Some of the students of the Ohrid academy went to Bohemia where the alphabet was used in the 10th and 11th century, along with other scripts. Glagolitic was also used in Russia, although rarely.
In Croatia, from the 12th century onwards, Glagolitic inscriptions appeared mostly in littoral areas: Istra, Primorje, Kvarner and Kvarner islands, notably Krk, Cres and Lošinj; in Dalmatia, on the islands of Zadar, but there were also findings in inner Lika and Krbava, reaching to Kupa river, and even as far as Međimurje and Slovenia.
Until 1992, it was believed that Glagolitsa in Croatia was present only in those areas, and then, in 1992, the discovery of Glagolitic inscriptions in churches along the Orljava river in Slavonia, totally changed the picture (churches in Brodski Drenovac, Lovčić and some others), showing that use of Glagolitic alphabet was spread from Slavonia also.
At the end of the 9th century, one of these students of Methodius who was settled in Preslav (Bulgaria) created the Cyrillic alphabet, which almost entirely replaced the Glagolitic during the Middle Ages. The Cyrillic alphabet is derived from the Greek alphabet, with (at least 10) letters peculiar to Slavic languages being derived from the Glagolitic.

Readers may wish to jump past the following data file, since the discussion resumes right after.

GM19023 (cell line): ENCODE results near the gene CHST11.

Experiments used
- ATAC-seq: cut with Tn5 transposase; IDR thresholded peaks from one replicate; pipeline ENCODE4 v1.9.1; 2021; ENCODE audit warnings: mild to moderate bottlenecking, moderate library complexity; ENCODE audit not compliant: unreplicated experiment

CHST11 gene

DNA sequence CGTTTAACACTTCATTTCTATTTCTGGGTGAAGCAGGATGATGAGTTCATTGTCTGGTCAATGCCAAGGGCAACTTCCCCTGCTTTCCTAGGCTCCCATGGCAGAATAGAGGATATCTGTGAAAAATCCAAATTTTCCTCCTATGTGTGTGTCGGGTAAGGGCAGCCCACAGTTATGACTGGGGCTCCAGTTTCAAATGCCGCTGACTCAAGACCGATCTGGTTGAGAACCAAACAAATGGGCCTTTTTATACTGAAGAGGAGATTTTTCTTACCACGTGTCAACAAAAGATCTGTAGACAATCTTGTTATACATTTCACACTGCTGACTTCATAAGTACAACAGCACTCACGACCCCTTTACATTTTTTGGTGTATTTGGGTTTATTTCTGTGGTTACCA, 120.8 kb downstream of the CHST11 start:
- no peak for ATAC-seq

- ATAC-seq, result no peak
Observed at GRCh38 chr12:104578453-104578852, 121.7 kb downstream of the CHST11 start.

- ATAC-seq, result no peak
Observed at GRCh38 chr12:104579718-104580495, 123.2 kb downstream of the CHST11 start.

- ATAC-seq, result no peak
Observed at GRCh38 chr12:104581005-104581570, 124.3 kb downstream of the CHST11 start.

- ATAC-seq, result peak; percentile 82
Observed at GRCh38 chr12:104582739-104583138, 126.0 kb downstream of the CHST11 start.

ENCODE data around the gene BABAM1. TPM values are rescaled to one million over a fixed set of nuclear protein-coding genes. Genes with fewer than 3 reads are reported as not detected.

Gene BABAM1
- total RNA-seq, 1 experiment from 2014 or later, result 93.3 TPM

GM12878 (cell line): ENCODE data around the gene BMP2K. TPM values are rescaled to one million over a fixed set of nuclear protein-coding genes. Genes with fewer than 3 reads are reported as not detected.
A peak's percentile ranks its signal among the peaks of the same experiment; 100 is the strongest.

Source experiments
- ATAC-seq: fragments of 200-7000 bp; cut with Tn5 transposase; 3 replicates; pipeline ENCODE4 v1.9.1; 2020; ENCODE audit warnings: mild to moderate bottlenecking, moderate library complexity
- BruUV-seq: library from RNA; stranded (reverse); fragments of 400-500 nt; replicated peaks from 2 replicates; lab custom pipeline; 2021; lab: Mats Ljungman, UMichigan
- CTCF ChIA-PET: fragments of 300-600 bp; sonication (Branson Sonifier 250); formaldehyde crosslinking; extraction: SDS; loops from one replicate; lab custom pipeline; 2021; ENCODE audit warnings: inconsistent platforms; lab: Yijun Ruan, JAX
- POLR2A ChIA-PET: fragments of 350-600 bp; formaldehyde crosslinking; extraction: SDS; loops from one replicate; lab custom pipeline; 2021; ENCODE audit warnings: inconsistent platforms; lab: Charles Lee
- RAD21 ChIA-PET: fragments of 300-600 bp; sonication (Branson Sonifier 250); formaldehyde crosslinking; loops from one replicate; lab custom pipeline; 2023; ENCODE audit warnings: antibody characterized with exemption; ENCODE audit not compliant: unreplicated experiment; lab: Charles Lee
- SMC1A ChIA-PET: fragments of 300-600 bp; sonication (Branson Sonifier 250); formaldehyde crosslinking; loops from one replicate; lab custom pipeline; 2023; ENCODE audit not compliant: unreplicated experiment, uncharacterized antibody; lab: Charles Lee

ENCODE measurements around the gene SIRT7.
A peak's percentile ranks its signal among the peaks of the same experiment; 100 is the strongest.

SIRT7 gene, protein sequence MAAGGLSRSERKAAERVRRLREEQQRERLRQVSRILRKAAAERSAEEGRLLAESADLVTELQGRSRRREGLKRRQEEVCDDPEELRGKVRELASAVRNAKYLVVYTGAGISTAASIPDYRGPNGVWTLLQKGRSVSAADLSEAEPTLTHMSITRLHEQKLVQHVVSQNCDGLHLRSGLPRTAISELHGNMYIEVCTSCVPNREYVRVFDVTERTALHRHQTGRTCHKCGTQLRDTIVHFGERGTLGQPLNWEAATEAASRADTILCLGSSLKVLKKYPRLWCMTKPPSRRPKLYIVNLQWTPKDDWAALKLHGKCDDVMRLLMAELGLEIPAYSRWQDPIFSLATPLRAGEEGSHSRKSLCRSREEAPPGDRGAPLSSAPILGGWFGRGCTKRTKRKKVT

The tradition that the alphabet was designed by Saint Cyril and Saint Methodius has not been universally accepted. A less common belief, contradicting allochtonic Slovene origin, was that the Glagolitic was created or used in the 4th century by St. Jerome, hence the alphabet is sometimes named Hieronymian.
It is also acrophonically called azbuki from the names of its first two letters, on the same model as 'alpha' + 'beta'. (Actually, the word means simply "alphabet", see its a bit later form azbuka for the Cyrillic alphabet). The Slavs of Great Moravia (present-day Slovakia and Moravia), Hungary, Slovenia and Slavonia were called Slověne at that time, which gives rise to the name Slovenish for the alphabet. Some other, more rare, names for this alphabet are Bukvitsa (from common Slavic word 'bukva' meaning 'letter', and a suffix '-itsa') and Illyrian.